gay agenda

A brief history of Andrew Garfield’s LGBTQ allyship…including a few stumbles

At this weekend’s GLAAD Awards ceremony, actor Andrew Garfield wore a pin bearing the colors of the transgender Pride flag while presenting an award to transgender actress Michaela Jaé Rodriguez for her work toward eliminating queerphobia in media.

Garfield’s pin-wearing gained applause from most Twitter users, though some criticized him for not doing more for trans rights. Indeed, his entire career has been punctuated by earnest but uneven attempts at showing his LGBTQ allyship. Here are five such moments:

1) Asking why Spider-Man can’t be gay

While speaking about his turn as the web-slinging superhero in The Amazing Spider-Man 2, Garfield said that he had talked with the film’s producer about exploring the character’s sexuality on film.

“I was kind of joking, but kind of not joking about MJ (Spider-Man’s love interest),” he told Entertainment Weekly. “What if MJ is a dude? Why can’t we discover that Peter is exploring his sexuality? It’s hardly even groundbreaking! So why can’t he be gay? Why can’t he be into boys.”

But while Garfield’s subsequent comment that Spider-Man should represent everybody got him a standing ovation at a Comic-Con panel, he also said that “it wouldn’t make sense” to suddenly make the superhero gay. Some were disappointed at the latter comment, especially since internal memos from Sony Studios said that Spider-Man is definitely “not a homosexual.”

2) Playing a trans woman in a music video

In 2014, Garfield played a trans woman in the music video for Arcade Fire’s song “We Exist,” a song about a child coming out to their father.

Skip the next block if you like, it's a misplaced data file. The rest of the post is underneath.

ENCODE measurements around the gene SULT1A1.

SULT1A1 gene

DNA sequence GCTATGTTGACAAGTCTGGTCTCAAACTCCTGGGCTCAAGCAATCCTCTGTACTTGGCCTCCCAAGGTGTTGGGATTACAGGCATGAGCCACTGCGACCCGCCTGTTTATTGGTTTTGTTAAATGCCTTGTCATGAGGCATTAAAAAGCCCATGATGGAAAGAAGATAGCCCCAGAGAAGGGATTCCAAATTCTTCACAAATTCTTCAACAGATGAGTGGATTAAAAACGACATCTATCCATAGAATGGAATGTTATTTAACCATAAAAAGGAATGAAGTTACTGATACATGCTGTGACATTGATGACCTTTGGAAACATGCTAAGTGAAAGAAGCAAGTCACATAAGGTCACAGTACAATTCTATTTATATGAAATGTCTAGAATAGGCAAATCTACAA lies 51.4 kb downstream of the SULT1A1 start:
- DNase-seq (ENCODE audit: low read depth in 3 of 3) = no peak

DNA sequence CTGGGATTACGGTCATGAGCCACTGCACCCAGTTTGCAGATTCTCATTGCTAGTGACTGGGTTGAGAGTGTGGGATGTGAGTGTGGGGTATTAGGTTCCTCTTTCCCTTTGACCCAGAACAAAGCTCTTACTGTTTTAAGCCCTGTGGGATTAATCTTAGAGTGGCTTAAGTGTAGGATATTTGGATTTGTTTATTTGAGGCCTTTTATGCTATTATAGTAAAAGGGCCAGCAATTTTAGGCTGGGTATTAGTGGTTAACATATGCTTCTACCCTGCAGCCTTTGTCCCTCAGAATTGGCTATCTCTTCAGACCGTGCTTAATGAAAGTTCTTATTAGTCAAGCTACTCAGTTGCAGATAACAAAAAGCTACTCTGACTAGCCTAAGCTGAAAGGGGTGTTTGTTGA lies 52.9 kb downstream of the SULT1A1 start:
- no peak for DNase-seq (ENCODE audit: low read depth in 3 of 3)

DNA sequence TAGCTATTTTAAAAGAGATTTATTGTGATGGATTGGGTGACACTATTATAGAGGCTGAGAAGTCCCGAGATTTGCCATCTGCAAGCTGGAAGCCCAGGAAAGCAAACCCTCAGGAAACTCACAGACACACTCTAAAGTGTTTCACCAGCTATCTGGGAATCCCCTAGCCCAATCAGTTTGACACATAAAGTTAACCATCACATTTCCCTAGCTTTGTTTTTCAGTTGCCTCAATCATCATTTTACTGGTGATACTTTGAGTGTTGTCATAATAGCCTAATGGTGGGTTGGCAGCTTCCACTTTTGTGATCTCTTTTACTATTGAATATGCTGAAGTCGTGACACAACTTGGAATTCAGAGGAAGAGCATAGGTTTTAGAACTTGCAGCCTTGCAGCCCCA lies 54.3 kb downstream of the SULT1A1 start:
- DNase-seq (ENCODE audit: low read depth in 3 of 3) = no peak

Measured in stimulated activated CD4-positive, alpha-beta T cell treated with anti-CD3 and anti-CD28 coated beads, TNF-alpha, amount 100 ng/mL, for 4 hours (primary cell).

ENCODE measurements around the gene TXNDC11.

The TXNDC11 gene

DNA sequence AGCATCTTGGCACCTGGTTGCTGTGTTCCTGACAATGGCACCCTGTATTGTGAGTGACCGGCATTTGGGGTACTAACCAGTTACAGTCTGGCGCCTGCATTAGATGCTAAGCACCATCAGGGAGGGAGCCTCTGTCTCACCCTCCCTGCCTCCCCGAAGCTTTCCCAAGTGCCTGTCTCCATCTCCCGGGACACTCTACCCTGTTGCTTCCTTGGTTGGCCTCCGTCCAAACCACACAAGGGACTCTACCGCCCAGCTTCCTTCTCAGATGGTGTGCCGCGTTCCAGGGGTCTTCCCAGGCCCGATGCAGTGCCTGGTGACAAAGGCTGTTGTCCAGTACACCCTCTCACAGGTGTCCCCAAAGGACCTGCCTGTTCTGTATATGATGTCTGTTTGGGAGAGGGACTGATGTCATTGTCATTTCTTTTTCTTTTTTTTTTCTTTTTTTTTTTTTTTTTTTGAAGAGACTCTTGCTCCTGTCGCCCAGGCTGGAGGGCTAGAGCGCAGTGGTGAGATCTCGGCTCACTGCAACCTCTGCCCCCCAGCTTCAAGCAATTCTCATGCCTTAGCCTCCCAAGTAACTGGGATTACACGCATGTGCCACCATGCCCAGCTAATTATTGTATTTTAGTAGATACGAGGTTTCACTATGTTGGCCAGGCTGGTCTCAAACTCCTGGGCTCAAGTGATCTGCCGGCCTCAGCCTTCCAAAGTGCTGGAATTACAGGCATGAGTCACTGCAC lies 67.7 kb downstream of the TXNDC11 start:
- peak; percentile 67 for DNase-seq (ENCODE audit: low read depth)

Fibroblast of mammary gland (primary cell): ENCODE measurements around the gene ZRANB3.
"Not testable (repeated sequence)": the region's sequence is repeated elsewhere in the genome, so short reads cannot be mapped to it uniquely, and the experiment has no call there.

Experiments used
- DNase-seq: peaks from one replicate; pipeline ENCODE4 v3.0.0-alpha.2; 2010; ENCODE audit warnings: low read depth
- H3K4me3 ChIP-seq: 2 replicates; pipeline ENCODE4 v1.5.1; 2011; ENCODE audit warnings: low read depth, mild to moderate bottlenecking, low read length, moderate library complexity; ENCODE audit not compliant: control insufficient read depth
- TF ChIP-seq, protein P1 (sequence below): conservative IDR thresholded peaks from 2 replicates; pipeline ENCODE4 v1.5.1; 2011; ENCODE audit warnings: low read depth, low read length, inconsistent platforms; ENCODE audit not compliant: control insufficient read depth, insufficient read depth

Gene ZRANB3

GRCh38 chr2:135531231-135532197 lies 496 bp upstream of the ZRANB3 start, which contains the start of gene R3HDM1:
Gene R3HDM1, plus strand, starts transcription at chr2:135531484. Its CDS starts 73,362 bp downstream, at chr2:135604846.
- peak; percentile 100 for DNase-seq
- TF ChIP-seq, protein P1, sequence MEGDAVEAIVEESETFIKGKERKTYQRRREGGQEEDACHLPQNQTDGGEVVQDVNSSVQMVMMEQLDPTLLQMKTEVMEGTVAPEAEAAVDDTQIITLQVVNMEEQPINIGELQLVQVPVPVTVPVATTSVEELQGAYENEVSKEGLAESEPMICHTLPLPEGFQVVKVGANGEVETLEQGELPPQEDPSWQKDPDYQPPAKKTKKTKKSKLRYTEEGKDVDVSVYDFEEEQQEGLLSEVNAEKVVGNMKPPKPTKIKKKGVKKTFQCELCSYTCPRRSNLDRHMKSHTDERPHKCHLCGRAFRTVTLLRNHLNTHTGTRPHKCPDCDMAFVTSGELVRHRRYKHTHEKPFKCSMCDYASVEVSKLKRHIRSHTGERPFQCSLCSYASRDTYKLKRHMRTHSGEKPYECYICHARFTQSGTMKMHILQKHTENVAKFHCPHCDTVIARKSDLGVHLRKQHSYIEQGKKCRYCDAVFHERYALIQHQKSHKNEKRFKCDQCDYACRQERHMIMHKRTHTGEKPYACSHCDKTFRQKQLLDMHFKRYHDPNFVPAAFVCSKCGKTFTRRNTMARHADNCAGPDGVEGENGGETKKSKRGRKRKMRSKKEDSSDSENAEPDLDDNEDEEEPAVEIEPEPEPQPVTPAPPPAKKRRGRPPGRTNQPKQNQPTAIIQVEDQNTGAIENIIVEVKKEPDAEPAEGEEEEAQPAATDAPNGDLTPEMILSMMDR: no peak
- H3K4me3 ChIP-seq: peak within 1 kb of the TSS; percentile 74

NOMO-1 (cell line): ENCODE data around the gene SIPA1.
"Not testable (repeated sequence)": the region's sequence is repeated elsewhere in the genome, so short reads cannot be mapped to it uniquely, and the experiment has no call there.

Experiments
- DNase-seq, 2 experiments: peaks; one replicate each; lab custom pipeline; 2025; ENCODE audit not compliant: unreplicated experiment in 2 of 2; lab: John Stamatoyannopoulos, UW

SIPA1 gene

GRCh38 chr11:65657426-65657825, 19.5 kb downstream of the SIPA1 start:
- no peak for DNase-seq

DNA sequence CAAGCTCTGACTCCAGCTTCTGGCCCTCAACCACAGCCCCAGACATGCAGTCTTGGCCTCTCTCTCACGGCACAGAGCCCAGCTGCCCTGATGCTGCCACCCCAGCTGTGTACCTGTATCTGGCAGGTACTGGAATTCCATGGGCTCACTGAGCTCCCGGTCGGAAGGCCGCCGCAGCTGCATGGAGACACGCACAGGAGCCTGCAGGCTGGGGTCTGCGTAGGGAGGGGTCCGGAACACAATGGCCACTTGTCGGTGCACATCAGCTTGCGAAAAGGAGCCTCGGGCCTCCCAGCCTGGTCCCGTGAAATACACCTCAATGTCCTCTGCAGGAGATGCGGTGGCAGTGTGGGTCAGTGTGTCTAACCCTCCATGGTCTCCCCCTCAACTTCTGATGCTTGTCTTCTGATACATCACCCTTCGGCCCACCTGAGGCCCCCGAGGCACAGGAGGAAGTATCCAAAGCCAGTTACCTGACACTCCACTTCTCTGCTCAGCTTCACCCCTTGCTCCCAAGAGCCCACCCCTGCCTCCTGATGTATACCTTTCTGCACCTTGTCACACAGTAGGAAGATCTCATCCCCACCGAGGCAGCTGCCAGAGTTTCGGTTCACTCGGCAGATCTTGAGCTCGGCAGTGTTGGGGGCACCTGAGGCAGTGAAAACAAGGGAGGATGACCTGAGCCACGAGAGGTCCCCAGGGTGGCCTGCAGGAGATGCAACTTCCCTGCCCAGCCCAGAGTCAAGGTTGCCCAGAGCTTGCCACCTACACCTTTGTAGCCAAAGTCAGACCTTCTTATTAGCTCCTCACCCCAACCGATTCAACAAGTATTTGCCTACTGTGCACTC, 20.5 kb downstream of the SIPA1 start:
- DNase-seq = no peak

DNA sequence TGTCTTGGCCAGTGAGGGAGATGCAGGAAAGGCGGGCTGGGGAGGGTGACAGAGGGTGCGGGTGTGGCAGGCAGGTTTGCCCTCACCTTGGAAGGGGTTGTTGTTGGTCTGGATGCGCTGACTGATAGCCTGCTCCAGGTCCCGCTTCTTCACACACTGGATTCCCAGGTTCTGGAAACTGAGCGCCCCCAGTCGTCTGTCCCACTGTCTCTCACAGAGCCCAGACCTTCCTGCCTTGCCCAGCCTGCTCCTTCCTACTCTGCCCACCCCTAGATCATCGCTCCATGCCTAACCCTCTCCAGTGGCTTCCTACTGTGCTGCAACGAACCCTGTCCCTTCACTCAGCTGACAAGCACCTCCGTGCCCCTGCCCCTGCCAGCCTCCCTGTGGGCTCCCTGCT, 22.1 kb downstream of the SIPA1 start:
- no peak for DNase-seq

In the video, Garfield’s character uncertainly dons a bra, makeup and cowgirl duds before walking to a rural dive bar. When transphobic patrons assault her, she breaks into an emotional spotlight dance that ends with her blissfully rocking out with the band at Coachella.

The video’s director said he chose Garfield because of his passion for the project, and thought that it would be “pretty damn powerful” for queer kids to see the Spider-Man actor in a queer role. However, trans punk rocker Laura Jane Grace criticized the video for not choosing an actual trans woman to play the role.

3) Playing a gay AIDS survivor in Angels in America

In 2017, Garfield played Prior Walter, a man with AIDS living in 1985 New York City, in a London production of Tony Kushner’s theatrical masterpiece Angels in America. Garfield acted alongside out actors Russell Tovey and Nathan Lane.

But while some praised Garfield for playing a quasi-tragic role part in such an important social issues play, others criticized him for possibly taking the role from a gay actor while others took issue with his admission that he prepared for the role by watching RuPaul’s Drag Race.

Related: Andrew Garfield opines on straight actors playing gay roles in the most Andrew Garfield way imaginable

4) Coming out as gay… sort of, not really

While giving interviews for Angels in America, Garfield seemed to come out, stating, “I am a gay man right now just without the physical act.”

“As far as I know, I am not a gay man,” he added. “Maybe I’ll have an awakening later in my life, which I’m sure will be wonderful and I’ll get to explore that part of the garden, but right now I’m secluded to my area, which is wonderful as well. I adore it.”

His comments were largely criticized by Twitter users who said he was over-simplifying what it means to be gay.

He later clarified, “The intention [in my comments] was to … speak to my desire to play this part to the best of my ability and to fully immerse myself in a culture that I adore.”

5) Dedicating his Best Actor 2018 Tony award to the LGBTQ community

Garfield ended up winning a Tony Award for Angels in America. While accepting the award, he said his character “represents the purest spirit of humanity and especially that of the LGBTQ community,” adding, “I dedicate this award to the countless LGBTQ who have fought and died to protect that spirit.”